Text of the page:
However, the Saudi family created modernization without any indigenous form of modernism, without an Islamic version of modernism. Its version was copied from the Western version. In addition the religious classes in society began to be wary of the short and long-term impact on religious values. Bin Laden was the product of this huge tension between Saudi modernization and Islamic values, between Saudi modernization that was imposed by the power of the tribe and Islamic values. Although he was a force in this modernization, he realized early on that it would lead to the destabilization of Islamic Saudi society, and hence his revolt against this historical alliance between the forces of capitalist modernization and the Saudi monarchy that refused to give away its financial and political positions. Bin Laden is an important phenomenon in contemporary Muslim societies; he exemplifies a charismatic generation that is the product of a tense encounter between tradition and modernity.
The Taliban is a post-colonial movement, as well. However, the Taliban movement arose in a highly traditional society that did not have a chance to modernize. The Taliban was born in a big vacuum, against the background of the disintegration of Afghani society after the Soviet occupation of Afghanistan and the American, Saudi, and Pakistani intervention in support of the Mujahiddin against the Soviets. Afghanistan was the last battleground in the Cold War era, in which the USA defeated its historical enemy, the Soviet Union. After that defeat was achieved, Afghanistan was left alone to tend to its profuse wounds. The beautiful people of Afghanistan had suffered a great deal in the 20th century, and after the defeat of the Soviet Union, the superpowers forgot about Afghanistan, which disappeared from our globalized mass media.
Ten years ago, only a few people heard of the Taliban. But as a movement, it arose, not just out of the ranks of traditional Islamic madrasas, but in response to the violence of the state represented by the Afghani state that was the ally of the Soviet Union. The Taliban stress in their historical narrative of their origin that there main aims were: to stop violence and chaos in the country, to stop any form of foreign intervention, and to restore the dignity to the common people, to the masses, refugees, and women. Ordinary people began to raise their voices. Those who were victims of atrocities committed by the warlords turned their attention to those who first issued the Fatwa (religious order) of Jihad, i.e., the religious scholars, and those who led them in the prosecution of this order, i.e., the Taliban. The people asked: " Why do our religious scholars and students, who preach justice and peace, not do something to save us from injustice and war?" The Taliban, who were students of religion and who thought that learning the religious text was more sacred than martyrdom, took upon themselves to restore order to the shattered Afghani society.
Out of that sense of deep suffering resulting from a long period of violence in contemporary Afghani history, the Taliban took a drastic step, which is not Islamic in my view, to order all women to stay at home, without having any chance to advance their learning or to pursue any type of work. According to the Taliban, "The Islamic State decided to pay the salaries of these women at their homes, so that they could stay home and take care of their families and children. The purpose of this policy is to help revive the Afghan family and household, as the foundation of the Afghan society, a foundation that was intentionally destroyed by the communist regime." Taliban is the only group in modern Afghanistan that has become successful in mobilizing violence to control violence in society and create a new social and political order that is based both on fear of God and the possibility of a fresh of outbreak of violence in Afghani society. They have been able to create `a primitive egalitarian society' that is suspicious not just of communism, capitalism and the West, but of the city and the urban Afghani intelligentsia that was, in their views, responsible for the borrowing of foreign ideas with which it destroyed the traditional bases of Afghani society.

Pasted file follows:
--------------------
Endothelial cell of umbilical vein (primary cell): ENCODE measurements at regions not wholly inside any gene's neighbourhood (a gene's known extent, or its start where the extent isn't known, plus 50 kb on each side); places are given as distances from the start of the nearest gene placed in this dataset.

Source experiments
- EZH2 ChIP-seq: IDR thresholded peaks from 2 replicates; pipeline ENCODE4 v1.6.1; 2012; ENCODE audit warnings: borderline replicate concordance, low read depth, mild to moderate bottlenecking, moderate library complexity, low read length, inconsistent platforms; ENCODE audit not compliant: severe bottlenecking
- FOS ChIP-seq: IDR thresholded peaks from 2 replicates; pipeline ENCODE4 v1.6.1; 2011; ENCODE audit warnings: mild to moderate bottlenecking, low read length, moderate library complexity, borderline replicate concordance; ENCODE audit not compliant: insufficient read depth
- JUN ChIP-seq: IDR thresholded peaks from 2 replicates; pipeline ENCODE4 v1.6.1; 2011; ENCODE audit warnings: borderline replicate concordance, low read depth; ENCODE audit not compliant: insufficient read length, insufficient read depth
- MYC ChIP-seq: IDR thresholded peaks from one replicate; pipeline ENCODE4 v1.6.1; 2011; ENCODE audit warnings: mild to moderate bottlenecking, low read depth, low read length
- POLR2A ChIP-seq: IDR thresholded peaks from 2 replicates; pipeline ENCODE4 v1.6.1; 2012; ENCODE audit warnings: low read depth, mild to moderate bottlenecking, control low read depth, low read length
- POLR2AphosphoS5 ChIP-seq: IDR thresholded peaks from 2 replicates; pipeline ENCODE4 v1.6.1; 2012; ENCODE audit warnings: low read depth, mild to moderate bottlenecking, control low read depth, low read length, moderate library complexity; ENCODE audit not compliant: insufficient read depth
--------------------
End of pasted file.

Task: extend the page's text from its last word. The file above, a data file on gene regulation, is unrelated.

A third post-colonial movement is the Egyptian Jihad that grew up in Egyptian prisoners in the 1960s.
Where does all of this lead us when we speak about the United States and the Muslim world in the 20th century? This is a very interesting question.
The American interest in the Muslim world goes back to the early part of the 19th century, especially through the efforts of the Protestant missionary movement from New England. Those missionaries saw it as a divine call to the Middle East and to missionize. However, they realized that the Orientals, especially Muslims and Jews, were a hard nut to crack, and from thence on the missionary movement concentrated its efforts on converting the indigenous Christians, such as the Armenians, Greek Orthodox, Roman Catholics, Melchites, and Chaldenians. Another effort was building universities and colleges, such as the American University in Beirut and Cairo that led to the education of many a nationalist figure. The State Department depended on the Arabists who spent many years in the Middle East.